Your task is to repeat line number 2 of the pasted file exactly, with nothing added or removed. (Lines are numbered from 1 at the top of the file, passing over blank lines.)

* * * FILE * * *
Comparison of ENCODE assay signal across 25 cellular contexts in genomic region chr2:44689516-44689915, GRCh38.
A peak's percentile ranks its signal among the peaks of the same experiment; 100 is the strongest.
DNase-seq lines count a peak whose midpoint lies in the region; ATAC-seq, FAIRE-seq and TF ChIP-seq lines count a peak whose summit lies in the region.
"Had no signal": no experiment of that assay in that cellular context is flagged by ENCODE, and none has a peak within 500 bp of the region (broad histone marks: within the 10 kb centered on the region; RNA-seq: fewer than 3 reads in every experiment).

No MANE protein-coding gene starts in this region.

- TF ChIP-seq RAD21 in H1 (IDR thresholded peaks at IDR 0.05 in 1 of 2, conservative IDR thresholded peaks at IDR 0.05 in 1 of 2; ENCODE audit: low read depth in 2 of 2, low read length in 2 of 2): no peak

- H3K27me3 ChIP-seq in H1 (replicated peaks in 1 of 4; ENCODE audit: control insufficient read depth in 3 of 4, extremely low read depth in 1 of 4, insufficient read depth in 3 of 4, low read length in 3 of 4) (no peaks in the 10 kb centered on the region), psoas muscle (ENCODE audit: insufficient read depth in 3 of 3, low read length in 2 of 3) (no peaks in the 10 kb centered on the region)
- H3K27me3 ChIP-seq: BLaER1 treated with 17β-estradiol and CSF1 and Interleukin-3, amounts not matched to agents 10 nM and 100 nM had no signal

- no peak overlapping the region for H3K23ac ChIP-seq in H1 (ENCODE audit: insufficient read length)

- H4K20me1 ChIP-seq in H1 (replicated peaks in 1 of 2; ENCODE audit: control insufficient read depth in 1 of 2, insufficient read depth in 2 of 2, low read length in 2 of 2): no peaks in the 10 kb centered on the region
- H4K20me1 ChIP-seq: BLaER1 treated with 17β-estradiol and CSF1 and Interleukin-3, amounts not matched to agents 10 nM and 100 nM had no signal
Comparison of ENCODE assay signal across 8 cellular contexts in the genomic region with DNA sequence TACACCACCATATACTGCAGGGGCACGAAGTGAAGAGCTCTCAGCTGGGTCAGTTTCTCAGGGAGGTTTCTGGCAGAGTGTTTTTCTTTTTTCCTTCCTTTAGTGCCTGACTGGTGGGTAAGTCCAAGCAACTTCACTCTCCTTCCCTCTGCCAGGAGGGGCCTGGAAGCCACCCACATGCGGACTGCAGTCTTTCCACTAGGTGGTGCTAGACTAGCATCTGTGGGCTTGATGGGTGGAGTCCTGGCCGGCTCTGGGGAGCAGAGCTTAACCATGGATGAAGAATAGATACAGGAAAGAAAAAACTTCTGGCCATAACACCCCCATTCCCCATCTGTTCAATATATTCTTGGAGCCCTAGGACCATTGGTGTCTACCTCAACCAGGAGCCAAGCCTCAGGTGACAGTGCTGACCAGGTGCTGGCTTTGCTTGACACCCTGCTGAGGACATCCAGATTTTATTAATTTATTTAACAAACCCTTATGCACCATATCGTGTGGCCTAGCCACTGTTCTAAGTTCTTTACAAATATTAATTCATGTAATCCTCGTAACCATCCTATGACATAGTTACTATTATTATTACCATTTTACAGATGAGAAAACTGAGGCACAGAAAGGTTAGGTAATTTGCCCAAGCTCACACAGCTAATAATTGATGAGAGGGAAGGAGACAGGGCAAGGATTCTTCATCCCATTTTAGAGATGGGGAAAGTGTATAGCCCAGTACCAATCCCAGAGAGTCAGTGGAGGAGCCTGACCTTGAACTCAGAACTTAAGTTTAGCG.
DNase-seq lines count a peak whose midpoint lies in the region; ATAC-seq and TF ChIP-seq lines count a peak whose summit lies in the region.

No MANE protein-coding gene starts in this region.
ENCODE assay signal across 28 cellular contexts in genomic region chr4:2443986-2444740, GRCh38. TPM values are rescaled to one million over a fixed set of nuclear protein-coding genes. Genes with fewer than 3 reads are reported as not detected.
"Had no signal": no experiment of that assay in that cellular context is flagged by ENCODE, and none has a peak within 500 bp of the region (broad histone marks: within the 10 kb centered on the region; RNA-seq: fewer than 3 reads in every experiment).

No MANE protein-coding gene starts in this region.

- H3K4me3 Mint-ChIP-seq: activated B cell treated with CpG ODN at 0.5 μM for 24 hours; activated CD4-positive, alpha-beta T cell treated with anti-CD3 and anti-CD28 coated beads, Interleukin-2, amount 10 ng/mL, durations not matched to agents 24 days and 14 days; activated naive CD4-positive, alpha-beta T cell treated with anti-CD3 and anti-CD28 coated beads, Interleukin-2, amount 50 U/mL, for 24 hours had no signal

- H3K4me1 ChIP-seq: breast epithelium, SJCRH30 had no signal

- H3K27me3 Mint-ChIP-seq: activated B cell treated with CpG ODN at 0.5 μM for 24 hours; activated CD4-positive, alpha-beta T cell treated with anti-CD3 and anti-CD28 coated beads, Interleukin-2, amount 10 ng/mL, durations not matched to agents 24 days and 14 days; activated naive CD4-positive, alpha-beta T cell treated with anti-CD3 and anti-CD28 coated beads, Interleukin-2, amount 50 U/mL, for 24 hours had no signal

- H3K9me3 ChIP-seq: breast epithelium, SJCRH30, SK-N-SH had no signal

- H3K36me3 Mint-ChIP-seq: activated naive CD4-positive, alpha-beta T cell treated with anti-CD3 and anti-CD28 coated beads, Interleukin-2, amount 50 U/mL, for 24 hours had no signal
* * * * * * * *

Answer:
A peak's percentile ranks its signal among the peaks of the same experiment; 100 is the strongest.